Traveling in Third Class was Annie Williams and her six children; Edith (9 years old), Edward, George Florence, Ethel and four-month old David. The Williams family had immigrated to America years earlier, but soon after they had arrived her husband John Williams had deserted the family (I am not sure who young David's father was). Thinking he had returned to England, Mrs. Williams saved as much money as she could, sold all their possessions and booked passage on Lusitania to return the family to England where she hoped to track down her husband.

          As Lusitania made steam out of New York harbor, the German sub U-20 was into her second day at sea on a mission through the waters off the British Isles. The U-20 had departed her berth at Emden on Germany's north coast the day before under the command of Lieutenant Walther Schweiger. This patrol was to take the U-20 to the Irish sea off Liverpool. Troopships and supply vessel were to be her primary targets. Cutting off the supply of troops and materials to the Dardanelles was essential to the German war effort and an Allied offensive on Constantinople meant a steady stream of vessels heading out from British ports; Liverpool in particular. As Lusitania made her way across the Atlantic without incident, her passengers and crew became only more relaxed. At this same time, the U-20 was making her way to the hunting grounds off the Irish coast.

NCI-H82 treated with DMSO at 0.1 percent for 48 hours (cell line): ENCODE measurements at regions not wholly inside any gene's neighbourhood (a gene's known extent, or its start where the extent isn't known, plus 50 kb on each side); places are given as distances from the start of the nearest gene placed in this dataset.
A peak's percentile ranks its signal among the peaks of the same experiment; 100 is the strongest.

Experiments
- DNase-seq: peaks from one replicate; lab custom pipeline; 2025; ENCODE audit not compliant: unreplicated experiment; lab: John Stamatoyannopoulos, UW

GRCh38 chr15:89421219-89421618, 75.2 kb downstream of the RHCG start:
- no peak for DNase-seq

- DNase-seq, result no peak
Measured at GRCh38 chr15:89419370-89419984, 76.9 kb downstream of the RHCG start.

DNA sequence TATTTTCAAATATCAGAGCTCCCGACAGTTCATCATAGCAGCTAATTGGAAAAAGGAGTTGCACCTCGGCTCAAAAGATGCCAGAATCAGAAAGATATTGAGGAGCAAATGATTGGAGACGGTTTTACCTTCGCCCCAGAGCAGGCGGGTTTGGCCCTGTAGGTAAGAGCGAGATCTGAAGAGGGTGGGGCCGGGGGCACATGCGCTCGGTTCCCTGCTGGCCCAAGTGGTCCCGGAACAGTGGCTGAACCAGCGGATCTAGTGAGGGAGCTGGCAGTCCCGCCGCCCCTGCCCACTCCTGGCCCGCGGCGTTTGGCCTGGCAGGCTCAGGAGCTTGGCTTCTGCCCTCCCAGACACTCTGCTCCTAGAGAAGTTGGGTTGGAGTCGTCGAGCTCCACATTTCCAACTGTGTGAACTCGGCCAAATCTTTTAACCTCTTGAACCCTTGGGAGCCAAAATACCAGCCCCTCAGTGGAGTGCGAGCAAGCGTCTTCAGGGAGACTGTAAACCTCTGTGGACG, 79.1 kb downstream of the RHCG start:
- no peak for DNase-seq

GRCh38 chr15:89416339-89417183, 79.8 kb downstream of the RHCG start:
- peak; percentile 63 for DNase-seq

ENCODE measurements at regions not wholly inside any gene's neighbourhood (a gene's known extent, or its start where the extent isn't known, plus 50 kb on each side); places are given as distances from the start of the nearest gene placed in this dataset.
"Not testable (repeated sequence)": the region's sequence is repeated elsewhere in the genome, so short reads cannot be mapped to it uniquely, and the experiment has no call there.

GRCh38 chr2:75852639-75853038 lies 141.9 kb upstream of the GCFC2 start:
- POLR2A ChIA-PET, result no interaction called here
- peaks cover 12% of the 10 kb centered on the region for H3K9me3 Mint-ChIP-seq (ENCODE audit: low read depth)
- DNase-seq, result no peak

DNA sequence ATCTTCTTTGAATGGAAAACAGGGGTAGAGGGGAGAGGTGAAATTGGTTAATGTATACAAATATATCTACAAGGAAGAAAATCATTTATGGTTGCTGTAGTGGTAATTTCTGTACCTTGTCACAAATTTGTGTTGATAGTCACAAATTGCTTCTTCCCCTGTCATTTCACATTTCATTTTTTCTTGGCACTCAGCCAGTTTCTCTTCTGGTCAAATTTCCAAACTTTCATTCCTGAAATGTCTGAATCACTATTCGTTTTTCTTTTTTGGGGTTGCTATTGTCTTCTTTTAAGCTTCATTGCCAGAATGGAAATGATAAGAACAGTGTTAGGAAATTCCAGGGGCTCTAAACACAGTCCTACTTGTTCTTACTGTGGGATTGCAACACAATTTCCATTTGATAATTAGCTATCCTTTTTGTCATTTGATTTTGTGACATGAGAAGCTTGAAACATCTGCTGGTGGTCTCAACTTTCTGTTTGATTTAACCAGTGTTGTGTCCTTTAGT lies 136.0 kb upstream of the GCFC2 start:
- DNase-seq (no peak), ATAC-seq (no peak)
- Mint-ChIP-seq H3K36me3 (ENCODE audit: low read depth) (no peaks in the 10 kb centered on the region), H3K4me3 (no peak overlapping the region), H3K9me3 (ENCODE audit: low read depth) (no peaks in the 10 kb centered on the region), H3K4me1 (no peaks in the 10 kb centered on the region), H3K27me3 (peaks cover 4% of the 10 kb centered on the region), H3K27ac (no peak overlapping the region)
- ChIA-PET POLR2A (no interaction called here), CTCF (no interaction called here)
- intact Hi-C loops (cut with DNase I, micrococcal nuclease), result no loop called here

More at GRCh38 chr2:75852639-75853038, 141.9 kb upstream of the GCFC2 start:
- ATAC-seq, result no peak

Without a care and no knowledge of the tragedy that awaited them on the other side of the Atlantic, Lusitania's passengers watched the New York skyline recede into the distance. As the faces on the dock became a blurry crows, and the crowd became a distant smudge on the waterfront, Lusitania steamed past the rising metropolis and it's landmarks one last time, never to return to American waters. As she headed out into the Atlantic, history turns yet another page in the book of maritime tragedy...


BACK: Life Aboard Lucy

 


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Lusitania prepares to depart


Alfred Vanderbilt


Charles Frohman


Margaret Mackworth





Walther Schwieger


One last view of New York


The last photo of Lusitania